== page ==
Up here in the mountains of northern New Mexico, in an ancient village that has gone through more than its share of hardships, whose suffering would put mine to shame, two friends spent a day celebrating what it is to live.
And why should this matter to you? Why am I writing this to you? Because I think we are universal and the struggles I fight are the same as those you do. Because we are human. And there is no escaping it, my friends. We are in this together and whatever any one of us can do to help with that, matters.
I don’t want to grow old before my time and I fear I may have during these last 2 ½ years of shingles… I choose strength. I choose to stay strong, to get strong again—one day at a time, one foot in front of the other. I can already feel a glimmer of my old self returning and I’m thrilled.
I know that in much of the country you’ve had more snow this winter than you can bear. But here in New Mexico we’ve been starved for it. We need snow each winter like a flower needs the sun and, finally, we’ve been getting it.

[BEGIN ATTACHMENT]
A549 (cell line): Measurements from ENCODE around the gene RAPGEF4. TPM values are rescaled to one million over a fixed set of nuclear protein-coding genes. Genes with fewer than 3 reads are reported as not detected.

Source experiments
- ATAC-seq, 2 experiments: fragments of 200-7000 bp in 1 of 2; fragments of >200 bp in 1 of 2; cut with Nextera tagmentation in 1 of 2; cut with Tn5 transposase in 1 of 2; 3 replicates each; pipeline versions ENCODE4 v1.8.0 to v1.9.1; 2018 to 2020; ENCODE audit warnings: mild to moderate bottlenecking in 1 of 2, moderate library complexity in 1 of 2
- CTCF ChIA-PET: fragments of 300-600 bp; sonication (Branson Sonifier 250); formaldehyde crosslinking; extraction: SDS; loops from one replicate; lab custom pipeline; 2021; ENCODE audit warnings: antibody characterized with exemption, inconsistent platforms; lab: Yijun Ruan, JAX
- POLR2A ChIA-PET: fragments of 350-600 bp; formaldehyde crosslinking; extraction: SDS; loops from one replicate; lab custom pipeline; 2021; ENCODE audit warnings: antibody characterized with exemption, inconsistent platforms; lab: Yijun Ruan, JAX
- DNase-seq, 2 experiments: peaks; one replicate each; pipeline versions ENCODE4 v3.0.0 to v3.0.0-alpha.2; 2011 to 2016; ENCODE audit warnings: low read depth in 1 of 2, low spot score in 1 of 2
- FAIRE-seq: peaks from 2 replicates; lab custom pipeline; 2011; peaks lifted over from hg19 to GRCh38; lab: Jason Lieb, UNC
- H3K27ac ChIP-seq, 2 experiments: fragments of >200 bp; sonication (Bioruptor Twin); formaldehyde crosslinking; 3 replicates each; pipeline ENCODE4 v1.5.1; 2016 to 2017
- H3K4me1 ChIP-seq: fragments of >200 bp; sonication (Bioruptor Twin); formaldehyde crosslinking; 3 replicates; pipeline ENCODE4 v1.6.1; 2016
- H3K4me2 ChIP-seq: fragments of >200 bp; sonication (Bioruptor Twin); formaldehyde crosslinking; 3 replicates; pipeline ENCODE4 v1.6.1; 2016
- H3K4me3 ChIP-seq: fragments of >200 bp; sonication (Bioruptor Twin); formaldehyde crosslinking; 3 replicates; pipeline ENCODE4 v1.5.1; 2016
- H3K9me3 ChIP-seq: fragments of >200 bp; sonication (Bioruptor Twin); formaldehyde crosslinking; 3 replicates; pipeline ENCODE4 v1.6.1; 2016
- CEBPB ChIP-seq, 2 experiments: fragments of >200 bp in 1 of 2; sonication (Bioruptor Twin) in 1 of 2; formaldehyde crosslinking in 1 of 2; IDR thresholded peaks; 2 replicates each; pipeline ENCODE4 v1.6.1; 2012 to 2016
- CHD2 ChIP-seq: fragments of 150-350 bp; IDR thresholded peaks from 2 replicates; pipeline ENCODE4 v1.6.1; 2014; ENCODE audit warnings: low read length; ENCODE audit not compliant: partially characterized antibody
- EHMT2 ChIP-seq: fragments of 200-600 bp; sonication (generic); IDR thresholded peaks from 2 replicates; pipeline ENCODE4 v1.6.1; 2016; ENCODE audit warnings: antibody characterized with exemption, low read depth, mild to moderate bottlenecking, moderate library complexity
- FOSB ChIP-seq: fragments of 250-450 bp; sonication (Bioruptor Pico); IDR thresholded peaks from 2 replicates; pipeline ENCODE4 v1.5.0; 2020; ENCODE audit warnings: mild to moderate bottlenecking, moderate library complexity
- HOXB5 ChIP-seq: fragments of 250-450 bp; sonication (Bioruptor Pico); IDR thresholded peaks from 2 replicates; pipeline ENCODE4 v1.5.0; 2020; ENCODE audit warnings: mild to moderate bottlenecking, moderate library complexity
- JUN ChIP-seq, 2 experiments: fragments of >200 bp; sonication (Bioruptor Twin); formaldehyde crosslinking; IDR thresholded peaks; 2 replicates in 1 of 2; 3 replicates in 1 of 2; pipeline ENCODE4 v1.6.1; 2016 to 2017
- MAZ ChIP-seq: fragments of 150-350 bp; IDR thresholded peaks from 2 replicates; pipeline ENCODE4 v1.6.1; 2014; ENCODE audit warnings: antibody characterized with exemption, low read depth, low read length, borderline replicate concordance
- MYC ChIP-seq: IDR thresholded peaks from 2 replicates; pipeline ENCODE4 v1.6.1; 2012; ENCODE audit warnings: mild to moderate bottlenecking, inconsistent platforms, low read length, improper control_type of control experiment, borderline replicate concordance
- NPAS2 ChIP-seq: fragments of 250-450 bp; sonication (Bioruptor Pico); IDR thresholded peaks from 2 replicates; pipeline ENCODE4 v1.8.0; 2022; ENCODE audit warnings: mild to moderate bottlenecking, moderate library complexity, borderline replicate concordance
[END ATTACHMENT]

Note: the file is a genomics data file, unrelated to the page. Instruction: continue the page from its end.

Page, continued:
… and standing in the middle of that street, with no traffic, in the midst of all those abandoned buildings, the mercantile and houses, it was so quiet… It was almost as if I was sensing the silent footprints of a world now out of fashion.
Kim decided to honor this snow day by making a nice pot of stew. What better way to warm up the house than with the good aromas of delicious food simmering on the stove? And I thought it was high time you all had a chance to enjoy another wonderful recipe conceived by Kim Moss, this one loosely based on a Provencal classic.
And my heart silently shifted back. Back to one who wants to believe again—even if that belief is somewhat fragile—in the making of marks on paper or canvas, just to be making marks.